A Major Setback for the Apollo Group
We’re breaking news today as it appears that the Apollo Group (NYSE: APOL), the parent company of the for-profit University of Phoenix, the largest private educational institution in the United States, appears to have had a major setback in its technology-based strategy to retain students and improve graduation rates in its Associate’s degree programs, which have seen a dramatic decline in enrollment since peaking in 2010.
The setback is tied to the Apollo Group’s August 2011 $75 million acquisition of Carnegie Learning, a developer of computer-based math instruction. The New York Times described the motivation for the Apollo Group’s purchase.
Hoping to keep more of its students from dropping out, the Apollo Group, which operates the profit-making University of Phoenix, said Tuesday that it would pay $75 million to buy Carnegie Learning, which offers computer-based math instruction.
Carnegie Learning, based in Pittsburgh, was founded in 1998 by scientists from Carnegie Mellon University who developed an approach to teaching math that combines classroom work with computer instruction. Its Cognitive Tutor software analyzes students’ weaknesses as they work through problems and offers new problems until they are ready to move on.
“Math is a subject where we see a lot of students having difficulty” at the college level, said Gregory W. Cappelli, Apollo’s co-chief executive. “We think by adding the Carnegie Learning solution into our platform, we’ll really help our students to have better outcomes in math.”
The acquisition was an integral part of the Apollo Group’s billion dollar bet on its development of an adaptive learning platform, part of its internally developed “Learning Genome Project”, in which it would seek to personalize the learning experience of the students enrolled in its classes.
The Apollo Group implemented Carnegie Learning’s Adaptive Math Practice system in its University of Phoenix’ Associate’s degree program math classes in the period from October 2013 through December 2013, replacing the My Math Lab system developed by Pearson Higher Learning (NYSE: PSO) that it had previously used.
On 27 February 2015, University of Phoenix faculty members were notified that Carnegie Learning’s Adaptive Math Practice system would be phased out of use in its Associate’s degree program math classes with a transition back to Pearson’s My Math Lab system beginning on 1 April 2015, which would be completed by 1 June 2015.
The notification indicates that the change was based upon negative feedback provided by students and faculty members, and that a pilot effort to transition math classes in the University of Phoenix’ Bachelors degree program from the Carnegie Learning system back to Pearson’s My Math Lab system earlier in 2015 had been successful in drastically reducing technical support tickets.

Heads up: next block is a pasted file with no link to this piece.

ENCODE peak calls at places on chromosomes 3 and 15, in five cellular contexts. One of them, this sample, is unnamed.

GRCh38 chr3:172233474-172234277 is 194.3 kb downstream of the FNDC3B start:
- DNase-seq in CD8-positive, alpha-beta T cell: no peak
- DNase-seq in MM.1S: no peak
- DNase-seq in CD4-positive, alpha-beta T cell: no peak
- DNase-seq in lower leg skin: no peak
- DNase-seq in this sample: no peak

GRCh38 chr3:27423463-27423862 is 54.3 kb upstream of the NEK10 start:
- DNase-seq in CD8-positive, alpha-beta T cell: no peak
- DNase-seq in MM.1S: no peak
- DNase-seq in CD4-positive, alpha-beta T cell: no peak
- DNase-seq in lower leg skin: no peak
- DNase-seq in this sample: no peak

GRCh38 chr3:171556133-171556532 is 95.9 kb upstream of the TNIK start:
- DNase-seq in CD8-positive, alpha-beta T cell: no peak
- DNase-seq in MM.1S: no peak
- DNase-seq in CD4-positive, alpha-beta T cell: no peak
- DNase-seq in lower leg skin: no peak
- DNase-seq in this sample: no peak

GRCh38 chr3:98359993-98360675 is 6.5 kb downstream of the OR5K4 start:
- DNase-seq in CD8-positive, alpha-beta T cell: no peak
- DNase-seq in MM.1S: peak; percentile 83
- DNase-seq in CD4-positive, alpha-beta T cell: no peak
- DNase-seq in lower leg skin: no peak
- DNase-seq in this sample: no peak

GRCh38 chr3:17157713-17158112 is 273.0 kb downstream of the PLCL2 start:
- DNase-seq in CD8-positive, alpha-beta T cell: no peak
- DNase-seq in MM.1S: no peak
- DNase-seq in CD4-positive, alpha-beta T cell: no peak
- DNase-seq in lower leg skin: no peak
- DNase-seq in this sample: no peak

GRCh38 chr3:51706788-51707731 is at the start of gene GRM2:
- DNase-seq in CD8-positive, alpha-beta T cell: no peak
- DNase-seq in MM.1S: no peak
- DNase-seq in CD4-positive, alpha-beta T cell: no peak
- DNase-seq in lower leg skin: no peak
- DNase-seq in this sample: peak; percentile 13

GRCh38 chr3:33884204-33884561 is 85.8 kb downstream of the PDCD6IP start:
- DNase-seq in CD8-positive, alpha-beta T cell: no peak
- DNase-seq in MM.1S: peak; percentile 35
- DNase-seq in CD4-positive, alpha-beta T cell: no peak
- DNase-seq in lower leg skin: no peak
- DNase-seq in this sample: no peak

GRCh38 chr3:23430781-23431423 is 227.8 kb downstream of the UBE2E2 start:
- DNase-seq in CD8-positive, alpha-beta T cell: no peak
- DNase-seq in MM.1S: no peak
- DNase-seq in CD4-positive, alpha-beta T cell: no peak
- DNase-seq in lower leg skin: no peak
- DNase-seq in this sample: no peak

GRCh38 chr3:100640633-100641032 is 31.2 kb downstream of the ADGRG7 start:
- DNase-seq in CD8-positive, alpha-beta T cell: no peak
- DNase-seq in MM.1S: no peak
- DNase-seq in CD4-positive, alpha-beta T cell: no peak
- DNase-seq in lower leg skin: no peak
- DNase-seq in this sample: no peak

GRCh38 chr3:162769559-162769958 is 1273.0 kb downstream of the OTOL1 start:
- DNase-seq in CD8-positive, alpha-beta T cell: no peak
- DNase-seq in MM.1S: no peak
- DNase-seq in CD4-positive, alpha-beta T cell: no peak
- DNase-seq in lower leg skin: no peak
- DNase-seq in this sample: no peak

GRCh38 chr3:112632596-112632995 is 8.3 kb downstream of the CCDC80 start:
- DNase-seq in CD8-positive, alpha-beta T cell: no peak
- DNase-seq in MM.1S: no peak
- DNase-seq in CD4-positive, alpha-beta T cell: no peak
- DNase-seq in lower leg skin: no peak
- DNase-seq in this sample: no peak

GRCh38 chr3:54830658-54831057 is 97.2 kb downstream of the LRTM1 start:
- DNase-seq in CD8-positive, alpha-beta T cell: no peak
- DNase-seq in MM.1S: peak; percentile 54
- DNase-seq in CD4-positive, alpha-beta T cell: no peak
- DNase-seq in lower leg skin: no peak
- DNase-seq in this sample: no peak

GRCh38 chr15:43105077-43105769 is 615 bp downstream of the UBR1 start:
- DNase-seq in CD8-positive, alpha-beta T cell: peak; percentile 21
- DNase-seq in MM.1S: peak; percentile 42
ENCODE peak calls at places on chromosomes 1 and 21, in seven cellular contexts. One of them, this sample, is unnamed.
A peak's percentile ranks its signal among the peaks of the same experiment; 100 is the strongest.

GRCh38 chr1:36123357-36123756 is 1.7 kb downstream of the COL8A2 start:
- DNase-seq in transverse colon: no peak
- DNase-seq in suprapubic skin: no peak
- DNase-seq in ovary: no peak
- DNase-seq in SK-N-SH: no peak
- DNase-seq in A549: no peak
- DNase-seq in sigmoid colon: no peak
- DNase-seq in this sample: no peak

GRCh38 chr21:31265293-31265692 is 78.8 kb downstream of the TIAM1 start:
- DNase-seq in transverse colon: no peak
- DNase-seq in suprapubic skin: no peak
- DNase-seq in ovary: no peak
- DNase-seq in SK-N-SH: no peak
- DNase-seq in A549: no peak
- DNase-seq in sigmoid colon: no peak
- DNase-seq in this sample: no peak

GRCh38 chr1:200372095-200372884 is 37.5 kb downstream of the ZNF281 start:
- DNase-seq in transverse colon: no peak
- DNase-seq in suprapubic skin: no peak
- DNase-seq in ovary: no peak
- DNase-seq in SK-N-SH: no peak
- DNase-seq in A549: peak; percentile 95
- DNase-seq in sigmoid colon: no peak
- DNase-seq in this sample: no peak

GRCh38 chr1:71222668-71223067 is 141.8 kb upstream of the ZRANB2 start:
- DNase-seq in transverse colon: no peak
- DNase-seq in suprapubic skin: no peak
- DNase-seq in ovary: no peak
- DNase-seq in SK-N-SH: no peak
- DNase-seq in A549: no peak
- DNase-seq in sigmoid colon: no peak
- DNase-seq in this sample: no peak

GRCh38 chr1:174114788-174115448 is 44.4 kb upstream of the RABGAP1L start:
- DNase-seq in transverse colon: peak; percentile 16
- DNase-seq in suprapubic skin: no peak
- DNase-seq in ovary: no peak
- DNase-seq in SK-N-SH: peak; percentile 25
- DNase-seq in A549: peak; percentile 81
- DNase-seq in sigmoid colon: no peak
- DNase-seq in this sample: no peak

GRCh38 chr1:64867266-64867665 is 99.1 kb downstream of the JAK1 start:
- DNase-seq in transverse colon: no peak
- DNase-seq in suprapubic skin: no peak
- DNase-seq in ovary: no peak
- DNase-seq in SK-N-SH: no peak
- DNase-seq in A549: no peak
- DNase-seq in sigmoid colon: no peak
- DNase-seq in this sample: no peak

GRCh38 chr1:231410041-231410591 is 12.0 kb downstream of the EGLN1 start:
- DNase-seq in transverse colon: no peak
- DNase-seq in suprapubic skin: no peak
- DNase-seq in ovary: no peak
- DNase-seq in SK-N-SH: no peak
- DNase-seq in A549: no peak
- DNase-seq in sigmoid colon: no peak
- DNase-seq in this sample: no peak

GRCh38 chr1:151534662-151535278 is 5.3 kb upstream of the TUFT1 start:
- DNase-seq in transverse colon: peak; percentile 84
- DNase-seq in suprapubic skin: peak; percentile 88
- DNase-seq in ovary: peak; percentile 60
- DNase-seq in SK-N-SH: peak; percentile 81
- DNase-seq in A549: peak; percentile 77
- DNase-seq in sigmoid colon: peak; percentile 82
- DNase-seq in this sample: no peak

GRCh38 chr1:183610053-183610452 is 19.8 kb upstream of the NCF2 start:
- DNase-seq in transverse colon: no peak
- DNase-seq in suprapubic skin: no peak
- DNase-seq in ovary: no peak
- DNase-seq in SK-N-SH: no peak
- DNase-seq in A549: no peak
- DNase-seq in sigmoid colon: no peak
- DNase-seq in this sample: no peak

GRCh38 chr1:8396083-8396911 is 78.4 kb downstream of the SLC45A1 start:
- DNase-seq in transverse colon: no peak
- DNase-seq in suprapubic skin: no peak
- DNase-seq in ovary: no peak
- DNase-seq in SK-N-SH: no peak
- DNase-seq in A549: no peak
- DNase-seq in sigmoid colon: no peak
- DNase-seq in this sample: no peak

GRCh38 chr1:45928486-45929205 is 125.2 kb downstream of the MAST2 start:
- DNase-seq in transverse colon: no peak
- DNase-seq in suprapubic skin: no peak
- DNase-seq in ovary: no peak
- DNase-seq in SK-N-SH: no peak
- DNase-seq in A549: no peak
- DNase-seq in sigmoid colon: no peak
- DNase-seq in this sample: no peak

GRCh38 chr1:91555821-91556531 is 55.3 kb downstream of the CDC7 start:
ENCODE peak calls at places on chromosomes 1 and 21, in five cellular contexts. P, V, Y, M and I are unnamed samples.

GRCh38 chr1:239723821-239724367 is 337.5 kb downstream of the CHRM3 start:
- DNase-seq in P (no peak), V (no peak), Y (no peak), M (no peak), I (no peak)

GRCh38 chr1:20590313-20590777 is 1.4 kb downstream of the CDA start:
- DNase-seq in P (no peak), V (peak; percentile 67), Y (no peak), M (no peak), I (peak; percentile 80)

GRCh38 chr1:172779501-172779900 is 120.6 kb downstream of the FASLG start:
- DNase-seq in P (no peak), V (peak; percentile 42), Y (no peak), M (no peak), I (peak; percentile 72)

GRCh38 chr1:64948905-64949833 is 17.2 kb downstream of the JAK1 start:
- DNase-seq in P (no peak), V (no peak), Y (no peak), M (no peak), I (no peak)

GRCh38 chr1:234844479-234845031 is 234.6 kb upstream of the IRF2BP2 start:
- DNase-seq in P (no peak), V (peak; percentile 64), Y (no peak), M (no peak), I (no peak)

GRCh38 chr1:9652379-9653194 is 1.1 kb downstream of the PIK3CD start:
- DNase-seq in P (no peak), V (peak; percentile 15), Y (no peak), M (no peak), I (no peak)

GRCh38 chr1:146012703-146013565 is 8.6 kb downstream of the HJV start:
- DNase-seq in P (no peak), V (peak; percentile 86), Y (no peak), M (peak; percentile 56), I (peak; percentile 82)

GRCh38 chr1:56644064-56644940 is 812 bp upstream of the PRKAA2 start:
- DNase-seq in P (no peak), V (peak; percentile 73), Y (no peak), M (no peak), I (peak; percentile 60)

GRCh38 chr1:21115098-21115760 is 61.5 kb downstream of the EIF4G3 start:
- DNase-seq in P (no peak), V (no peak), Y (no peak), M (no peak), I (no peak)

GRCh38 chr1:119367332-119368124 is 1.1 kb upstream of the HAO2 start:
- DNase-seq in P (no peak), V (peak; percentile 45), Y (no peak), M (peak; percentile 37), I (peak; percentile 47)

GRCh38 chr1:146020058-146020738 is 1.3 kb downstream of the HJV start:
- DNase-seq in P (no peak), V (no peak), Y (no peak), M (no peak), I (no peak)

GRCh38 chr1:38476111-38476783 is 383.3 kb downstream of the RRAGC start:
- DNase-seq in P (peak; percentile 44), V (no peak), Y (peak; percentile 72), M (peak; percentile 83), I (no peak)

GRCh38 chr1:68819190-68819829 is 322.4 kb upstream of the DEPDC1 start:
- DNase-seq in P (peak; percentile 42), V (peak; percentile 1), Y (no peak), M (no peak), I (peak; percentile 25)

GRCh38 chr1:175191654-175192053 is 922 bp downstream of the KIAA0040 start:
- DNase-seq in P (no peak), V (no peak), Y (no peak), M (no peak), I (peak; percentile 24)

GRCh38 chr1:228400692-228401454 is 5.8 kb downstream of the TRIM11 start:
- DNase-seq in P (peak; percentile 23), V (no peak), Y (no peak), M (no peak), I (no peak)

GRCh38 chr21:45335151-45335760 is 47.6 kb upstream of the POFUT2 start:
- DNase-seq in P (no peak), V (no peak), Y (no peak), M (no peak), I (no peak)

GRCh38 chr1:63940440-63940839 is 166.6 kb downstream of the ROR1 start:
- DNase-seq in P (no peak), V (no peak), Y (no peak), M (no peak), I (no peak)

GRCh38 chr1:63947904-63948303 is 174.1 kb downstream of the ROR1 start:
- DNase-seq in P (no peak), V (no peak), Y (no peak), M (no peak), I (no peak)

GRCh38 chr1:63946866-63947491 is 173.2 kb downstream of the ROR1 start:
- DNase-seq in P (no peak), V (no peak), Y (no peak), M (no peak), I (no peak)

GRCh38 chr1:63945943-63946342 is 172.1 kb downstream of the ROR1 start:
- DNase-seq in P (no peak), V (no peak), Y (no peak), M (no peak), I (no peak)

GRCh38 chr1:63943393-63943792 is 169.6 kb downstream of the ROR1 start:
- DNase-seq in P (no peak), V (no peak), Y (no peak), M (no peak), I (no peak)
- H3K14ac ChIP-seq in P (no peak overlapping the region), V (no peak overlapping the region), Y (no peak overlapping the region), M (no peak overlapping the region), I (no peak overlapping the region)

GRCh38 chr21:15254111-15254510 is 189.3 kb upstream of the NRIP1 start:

That technical situation must have been extraordinarily bad for the Apollo Group to return the system that it had previously attributed to be a cause of its declining enrollment. According to Pearson, access to a MyMathLab course costs $85.50 per student. With our estimate of the University of Phoenix’ Associate’s degree program enrollment of 66,000, the Apollo Group may be required to pay Pearson as much as $5.6 million over the course of a full year to abandon its Adaptive Math Practice system, which perhaps gives a sense of how costly those technical support tickets were.
The setback is particularly significant in that it was such a clear part of the business strategy behind the Apollo Group’s effort to develop a Learning Management System (LMS) that could be sold to other educational institutions.
Facing new regulations and slowing enrollment for their degree programs, companies like the Apollo Group, parent of the University of Phoenix, are quietly developing or expanding other educational services that they could sell to nonprofit colleges and corporations, moves that could signal the future direction of the for-profit college industry.
Among other things, that means it might not be long before the Apollo Group seeks out other colleges as customers for the electronic learning platform it has spent years and millions of dollars developing. A company spokesman said licensing that platform to other colleges is one of the many options its new Apollo Educational Services division is exploring. Although the entire Phoenix student body won’t be fully on the new platform until spring, Apollo has been inviting higher-education leaders to its San Francisco development center to show off the new system for the past several months.
“We’d love to partner with existing educational institutions. We’d love to partner with global companies,” says Mark Brenner, Apollo’s senior vice president for external affairs.
With the apparent failure of Carnegie Learning’s Adaptive Math Practice system in its own classes, that option would no longer appear to be as viable in the near term for the Apollo Group as it had previously appeared.
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